Fall 2011 - 61360 - PA391 - Public Financial Management
|Instructor(s):|| Gamkhar, Shama
|Day & Time:||W 9:00 - 12:00 pm|
|Waitlist Information:||For LBJ Students: UT Waitlist Information|
|Final Exam Information:||December 7, 2011 - 9:00am - 12:00pm SRH 3.124|
This course provides a basic understanding of the financial activities of governments at all levels in the United States. It is usually taken during the first year. The course acquaints students with the purposes, characteristics, processes, and operations of financial management systems and develops their capabilities to analyze financial operations, coordinate such operations with relevant public policies and programs, and effectively manage the financial resources of public entities. Topics in the course include: the economic, political, and administrative environment of financial management systems and operations; budgeting theory and practice--including program and performance budgets; accounting and internal control; financial reporting; auditing--financial and performance; debt management; treasury and cash management; and revenue/tax administration.
This course is an introduction to the theory and practice of public financial management at all levels of government. The objective of this course is to develop student capabilities in the analysis of financial operations and the management of public sector financial resources. The course offers an interdisciplinary approach to public sector financial management. The course format will primarily be a combination of lectures, discussions and student presentations.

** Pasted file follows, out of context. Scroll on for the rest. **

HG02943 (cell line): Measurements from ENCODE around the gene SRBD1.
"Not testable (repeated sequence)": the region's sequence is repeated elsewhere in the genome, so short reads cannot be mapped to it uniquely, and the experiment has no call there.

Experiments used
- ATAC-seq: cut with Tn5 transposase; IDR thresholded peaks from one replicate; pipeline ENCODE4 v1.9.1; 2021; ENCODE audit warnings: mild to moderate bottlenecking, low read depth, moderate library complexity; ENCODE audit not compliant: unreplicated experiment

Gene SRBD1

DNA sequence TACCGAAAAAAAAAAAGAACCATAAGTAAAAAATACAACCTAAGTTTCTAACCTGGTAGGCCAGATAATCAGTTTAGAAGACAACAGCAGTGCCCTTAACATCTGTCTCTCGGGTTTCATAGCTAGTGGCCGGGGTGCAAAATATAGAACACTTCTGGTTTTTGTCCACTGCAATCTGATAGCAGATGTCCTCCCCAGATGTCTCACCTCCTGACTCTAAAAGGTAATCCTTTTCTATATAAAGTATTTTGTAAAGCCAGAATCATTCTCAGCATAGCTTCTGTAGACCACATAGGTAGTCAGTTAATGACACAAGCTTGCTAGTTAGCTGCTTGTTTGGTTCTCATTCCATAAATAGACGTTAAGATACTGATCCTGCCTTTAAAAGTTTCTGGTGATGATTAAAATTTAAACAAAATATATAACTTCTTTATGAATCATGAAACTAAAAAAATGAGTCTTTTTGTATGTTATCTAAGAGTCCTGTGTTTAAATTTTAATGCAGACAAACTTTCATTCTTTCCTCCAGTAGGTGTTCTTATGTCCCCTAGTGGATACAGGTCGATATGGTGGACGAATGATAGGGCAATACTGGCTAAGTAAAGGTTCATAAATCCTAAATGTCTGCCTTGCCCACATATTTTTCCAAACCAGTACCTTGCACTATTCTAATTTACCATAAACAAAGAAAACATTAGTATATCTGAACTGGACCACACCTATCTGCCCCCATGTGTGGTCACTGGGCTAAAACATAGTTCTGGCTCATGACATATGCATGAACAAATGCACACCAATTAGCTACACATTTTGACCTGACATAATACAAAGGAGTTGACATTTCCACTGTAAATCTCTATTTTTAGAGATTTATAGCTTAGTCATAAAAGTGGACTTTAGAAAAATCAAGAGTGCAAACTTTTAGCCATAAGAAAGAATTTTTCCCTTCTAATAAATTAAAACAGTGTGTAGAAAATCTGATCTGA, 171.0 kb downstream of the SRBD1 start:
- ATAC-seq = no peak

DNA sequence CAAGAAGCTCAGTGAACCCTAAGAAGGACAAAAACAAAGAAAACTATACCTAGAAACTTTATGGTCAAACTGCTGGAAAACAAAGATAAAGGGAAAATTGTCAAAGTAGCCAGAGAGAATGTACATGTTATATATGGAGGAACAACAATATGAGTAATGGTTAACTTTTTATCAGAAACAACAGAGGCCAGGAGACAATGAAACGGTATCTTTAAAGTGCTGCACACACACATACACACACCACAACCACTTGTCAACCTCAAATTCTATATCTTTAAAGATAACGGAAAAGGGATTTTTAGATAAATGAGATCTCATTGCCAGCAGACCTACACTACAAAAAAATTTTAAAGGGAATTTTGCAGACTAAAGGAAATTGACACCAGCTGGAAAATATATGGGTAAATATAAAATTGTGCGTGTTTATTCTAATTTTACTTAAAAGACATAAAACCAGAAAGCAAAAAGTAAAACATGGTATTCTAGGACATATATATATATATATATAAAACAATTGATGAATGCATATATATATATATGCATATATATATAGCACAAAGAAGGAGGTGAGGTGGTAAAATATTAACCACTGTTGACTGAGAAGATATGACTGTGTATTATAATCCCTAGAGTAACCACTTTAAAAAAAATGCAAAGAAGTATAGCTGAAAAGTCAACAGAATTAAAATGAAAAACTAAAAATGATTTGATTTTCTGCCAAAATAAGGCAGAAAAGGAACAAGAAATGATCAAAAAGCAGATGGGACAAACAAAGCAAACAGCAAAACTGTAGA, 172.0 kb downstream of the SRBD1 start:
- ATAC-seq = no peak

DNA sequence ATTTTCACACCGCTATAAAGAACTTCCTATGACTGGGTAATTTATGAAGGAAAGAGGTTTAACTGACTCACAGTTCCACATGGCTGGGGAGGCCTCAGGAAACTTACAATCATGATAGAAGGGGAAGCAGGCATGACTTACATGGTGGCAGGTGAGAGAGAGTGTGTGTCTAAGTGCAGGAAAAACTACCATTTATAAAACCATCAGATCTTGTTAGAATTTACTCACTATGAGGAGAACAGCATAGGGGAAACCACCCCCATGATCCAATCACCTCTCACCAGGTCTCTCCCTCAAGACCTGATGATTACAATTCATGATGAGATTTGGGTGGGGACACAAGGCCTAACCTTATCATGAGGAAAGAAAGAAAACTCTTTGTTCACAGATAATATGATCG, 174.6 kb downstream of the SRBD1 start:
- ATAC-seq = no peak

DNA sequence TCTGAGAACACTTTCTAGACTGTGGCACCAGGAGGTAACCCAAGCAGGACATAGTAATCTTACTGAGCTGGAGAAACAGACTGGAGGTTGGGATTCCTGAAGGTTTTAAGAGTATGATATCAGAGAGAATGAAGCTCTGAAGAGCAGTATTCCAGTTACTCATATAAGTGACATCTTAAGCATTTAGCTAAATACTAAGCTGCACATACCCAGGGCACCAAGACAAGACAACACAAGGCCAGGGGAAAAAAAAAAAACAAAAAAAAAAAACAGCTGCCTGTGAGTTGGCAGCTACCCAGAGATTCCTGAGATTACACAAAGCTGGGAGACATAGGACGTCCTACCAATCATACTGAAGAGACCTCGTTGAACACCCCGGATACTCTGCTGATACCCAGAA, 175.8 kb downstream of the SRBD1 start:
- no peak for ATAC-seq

The course will cover the principles of finance, economics, accounting and fiscal administration that are relevant to the understanding of financial functions and financial management in the public sector. The specific areas covered include: (1) Structure and administration of selected taxes; (2) Municipal bond market –valuation of the price of bond and, their yields, credit rating and the bond issuance process; (3) Financial accounting, reporting and analysis of financial statements and; (4) Public budgeting - the budgetary process, politics and reforms (including performance budgeting); additional areas may be included on the basis of student interests.
The course will involve discussion of readings and other relevant applications of the course material, homework assignments, case studies—group projects and exams. There will be a weekly tutorial session where the homework assignments and material considered pre-requisites for the class and materials covered in class will be reviewed. Attendance at tutorials is strongly recommended.